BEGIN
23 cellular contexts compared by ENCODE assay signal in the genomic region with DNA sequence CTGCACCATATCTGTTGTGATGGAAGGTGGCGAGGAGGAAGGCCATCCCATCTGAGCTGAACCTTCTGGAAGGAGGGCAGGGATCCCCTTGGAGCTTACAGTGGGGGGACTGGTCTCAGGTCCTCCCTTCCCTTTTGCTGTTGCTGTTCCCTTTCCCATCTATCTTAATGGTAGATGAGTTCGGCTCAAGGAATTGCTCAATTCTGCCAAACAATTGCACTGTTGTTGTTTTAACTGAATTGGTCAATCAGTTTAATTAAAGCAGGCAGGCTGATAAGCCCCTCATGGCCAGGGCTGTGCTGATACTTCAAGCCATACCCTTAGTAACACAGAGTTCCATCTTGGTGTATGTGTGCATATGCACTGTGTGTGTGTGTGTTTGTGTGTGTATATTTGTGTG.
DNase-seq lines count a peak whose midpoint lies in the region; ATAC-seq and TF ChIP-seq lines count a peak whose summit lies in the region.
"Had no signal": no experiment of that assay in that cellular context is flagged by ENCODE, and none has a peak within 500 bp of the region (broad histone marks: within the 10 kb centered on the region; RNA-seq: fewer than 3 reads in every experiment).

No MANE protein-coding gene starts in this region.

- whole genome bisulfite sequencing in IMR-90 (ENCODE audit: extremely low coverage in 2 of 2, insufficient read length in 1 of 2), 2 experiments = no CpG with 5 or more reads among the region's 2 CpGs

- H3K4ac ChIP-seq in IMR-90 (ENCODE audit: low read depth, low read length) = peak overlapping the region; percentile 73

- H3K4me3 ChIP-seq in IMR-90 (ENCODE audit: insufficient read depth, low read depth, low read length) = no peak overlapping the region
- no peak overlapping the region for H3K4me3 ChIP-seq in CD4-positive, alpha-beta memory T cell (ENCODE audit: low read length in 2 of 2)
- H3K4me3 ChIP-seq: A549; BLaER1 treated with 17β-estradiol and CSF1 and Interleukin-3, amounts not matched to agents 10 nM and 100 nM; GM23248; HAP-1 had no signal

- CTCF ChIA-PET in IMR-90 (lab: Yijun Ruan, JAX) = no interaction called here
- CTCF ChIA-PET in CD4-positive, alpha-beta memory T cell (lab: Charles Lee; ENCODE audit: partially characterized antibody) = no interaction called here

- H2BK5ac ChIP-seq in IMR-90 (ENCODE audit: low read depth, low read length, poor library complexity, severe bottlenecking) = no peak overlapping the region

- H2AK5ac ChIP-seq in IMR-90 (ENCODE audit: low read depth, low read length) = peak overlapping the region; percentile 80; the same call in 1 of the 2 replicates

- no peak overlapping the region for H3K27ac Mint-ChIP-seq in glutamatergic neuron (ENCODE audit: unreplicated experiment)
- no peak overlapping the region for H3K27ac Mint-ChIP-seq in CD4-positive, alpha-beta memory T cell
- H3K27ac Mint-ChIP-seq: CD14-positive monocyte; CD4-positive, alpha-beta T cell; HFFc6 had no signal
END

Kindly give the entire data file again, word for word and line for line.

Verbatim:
23 cellular contexts compared by ENCODE assay signal in the genomic region with DNA sequence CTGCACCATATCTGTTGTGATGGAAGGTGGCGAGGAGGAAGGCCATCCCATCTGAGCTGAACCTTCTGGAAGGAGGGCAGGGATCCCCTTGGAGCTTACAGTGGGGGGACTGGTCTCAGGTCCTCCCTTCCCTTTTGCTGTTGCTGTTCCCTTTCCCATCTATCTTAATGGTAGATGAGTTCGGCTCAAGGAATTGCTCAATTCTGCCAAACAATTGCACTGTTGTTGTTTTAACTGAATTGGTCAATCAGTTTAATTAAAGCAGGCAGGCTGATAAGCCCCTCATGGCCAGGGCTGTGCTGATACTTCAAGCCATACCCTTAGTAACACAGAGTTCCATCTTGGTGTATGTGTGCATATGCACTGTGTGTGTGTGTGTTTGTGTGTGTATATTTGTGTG.
DNase-seq lines count a peak whose midpoint lies in the region; ATAC-seq and TF ChIP-seq lines count a peak whose summit lies in the region.
"Had no signal": no experiment of that assay in that cellular context is flagged by ENCODE, and none has a peak within 500 bp of the region (broad histone marks: within the 10 kb centered on the region; RNA-seq: fewer than 3 reads in every experiment).

No MANE protein-coding gene starts in this region.

- whole genome bisulfite sequencing in IMR-90 (ENCODE audit: extremely low coverage in 2 of 2, insufficient read length in 1 of 2), 2 experiments = no CpG with 5 or more reads among the region's 2 CpGs

- H3K4ac ChIP-seq in IMR-90 (ENCODE audit: low read depth, low read length) = peak overlapping the region; percentile 73

- H3K4me3 ChIP-seq in IMR-90 (ENCODE audit: insufficient read depth, low read depth, low read length) = no peak overlapping the region
- no peak overlapping the region for H3K4me3 ChIP-seq in CD4-positive, alpha-beta memory T cell (ENCODE audit: low read length in 2 of 2)
- H3K4me3 ChIP-seq: A549; BLaER1 treated with 17β-estradiol and CSF1 and Interleukin-3, amounts not matched to agents 10 nM and 100 nM; GM23248; HAP-1 had no signal

- CTCF ChIA-PET in IMR-90 (lab: Yijun Ruan, JAX) = no interaction called here
- CTCF ChIA-PET in CD4-positive, alpha-beta memory T cell (lab: Charles Lee; ENCODE audit: partially characterized antibody) = no interaction called here

- H2BK5ac ChIP-seq in IMR-90 (ENCODE audit: low read depth, low read length, poor library complexity, severe bottlenecking) = no peak overlapping the region

- H2AK5ac ChIP-seq in IMR-90 (ENCODE audit: low read depth, low read length) = peak overlapping the region; percentile 80; the same call in 1 of the 2 replicates

- no peak overlapping the region for H3K27ac Mint-ChIP-seq in glutamatergic neuron (ENCODE audit: unreplicated experiment)
- no peak overlapping the region for H3K27ac Mint-ChIP-seq in CD4-positive, alpha-beta memory T cell
- H3K27ac Mint-ChIP-seq: CD14-positive monocyte; CD4-positive, alpha-beta T cell; HFFc6 had no signal